What does it Mean to be a Spiritual Person??
What does it mean to be a Spiritual Person ??
adapted by V.W. Bro. Norman McEvoy from a paper contained in “Welcome to the Wisdom of the World and its meaning to you” by Joan Chittister.
Religion and Spirituality are not the same thing. They are, however, commonly confused.
“She goes to church every week” we say “She’s a very spiritual person” or that “He’s a staunch member of the Parish Finance Committee, he’s a very spiritual person”
It’s an interesting conjunction of unlike ideas. It’s the equivalent of saying “She’s an excellent vocalist. She’s been taking lessons for years.”
There’s certainly a connection between taking voice lessons and becoming a professional vocalist, but it’s not a necessary one. The truth is that we can go through the motions about something all our lives and never become what the thing itself is meant to make us.
Religion and Spirituality are like that too. The one, religion, has to do with leading us to an awareness of GOD, with giving us the tools, the disciplines to make ourselves ready for the experience of GOD.
The other, Spirituality, has to do with transforming the way we live as a result of that awareness, with infusing all of life with a sense of Presence that transcends the immediate and gives it meaning.
Sometimes we stop at one and fail to become the other. We use religious practice as a measure of our spirituality and seek spirituality without the discipline it takes to make it more than some kind of artless escapism.
One is as lacking as the other, of course, but religious practice without the spiritual development that is meant to proceed from it is the more deceptive of the two. It leaves us in danger of being keepers of the law rather than seekers of the truth. It’s when we make religion itself our substitute for GOD that, ironically, our spirits stand to wither of calcify.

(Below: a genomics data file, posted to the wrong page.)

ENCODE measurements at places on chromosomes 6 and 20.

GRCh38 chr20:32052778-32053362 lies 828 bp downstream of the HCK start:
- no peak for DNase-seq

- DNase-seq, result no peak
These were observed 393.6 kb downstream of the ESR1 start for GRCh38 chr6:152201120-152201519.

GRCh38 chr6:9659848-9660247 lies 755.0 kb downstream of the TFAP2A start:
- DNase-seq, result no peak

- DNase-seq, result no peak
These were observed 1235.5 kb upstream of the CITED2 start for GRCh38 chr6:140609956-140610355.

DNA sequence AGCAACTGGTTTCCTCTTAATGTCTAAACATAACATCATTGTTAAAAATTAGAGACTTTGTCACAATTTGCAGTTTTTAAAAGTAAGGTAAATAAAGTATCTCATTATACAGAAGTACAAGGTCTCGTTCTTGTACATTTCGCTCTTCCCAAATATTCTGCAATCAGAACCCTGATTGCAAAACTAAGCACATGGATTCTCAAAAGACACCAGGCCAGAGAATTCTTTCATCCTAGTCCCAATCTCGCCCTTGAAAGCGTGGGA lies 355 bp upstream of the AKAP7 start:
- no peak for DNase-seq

Ancient Hindu spiritual masters understood the confusion only too well. They wrote:-
Once upon a time, as the Master lay dying, the disciples begged him, for their sakes, not to go. ” But if I do not go” the Master said, “How will you ever see”
“But what are we not seeing now that we will see when you are gone” the disciples pressed him. And the spiritual Master said “All I ever did was sit on the river bank handing our river water. After I’m gone, I trust you will notice the river”
The story draws a stark distinction between religion & spirituality. The disciples wanted someone, something to follow. They wanted a law they could live by, a person who could give them orders, a Master who would take responsibility for their guidance & their virtue. The Master, on the other hand, wanted them to internalize his spirit, not simply to imitate his actions.
The Master’s message is clear, religion is not about following a minister or making a GOD out of religious practices. Religion is not simply adherence to a code of law that is an end in itself. Religion is meant to be a bridge to GOD, a vehicle to understanding. It is meant to plumb the depths of the human soul to the source of the spirit.
Instead, religion can sometimes even be an obstacle to union with GOD. As someone comically said:-
“In order to sin properly it is not necessary to break the rules. All you need do is keep them to the letter”
Religion, without the Spirit it is meant to preserve, can become positively irreligious: we put the weak, the wounded, the addicts, the religious others outside the boundaries of our perfect lives, fearful of touching what might pollute us.
Religion====who hasn’t seen it happen?=====can be a very sinful thing.
If religion itself is so necessarily sanctifying, why are there so many wars, so much killing, such unlimited oppression–and all of it in the name of GOD?. Maybe it’s because what religion itself loses at times is spirituality– the spirit of the GOD it preaches. Only when our own hearts are as wide as the GOD who made us have we become both religious and spiritual.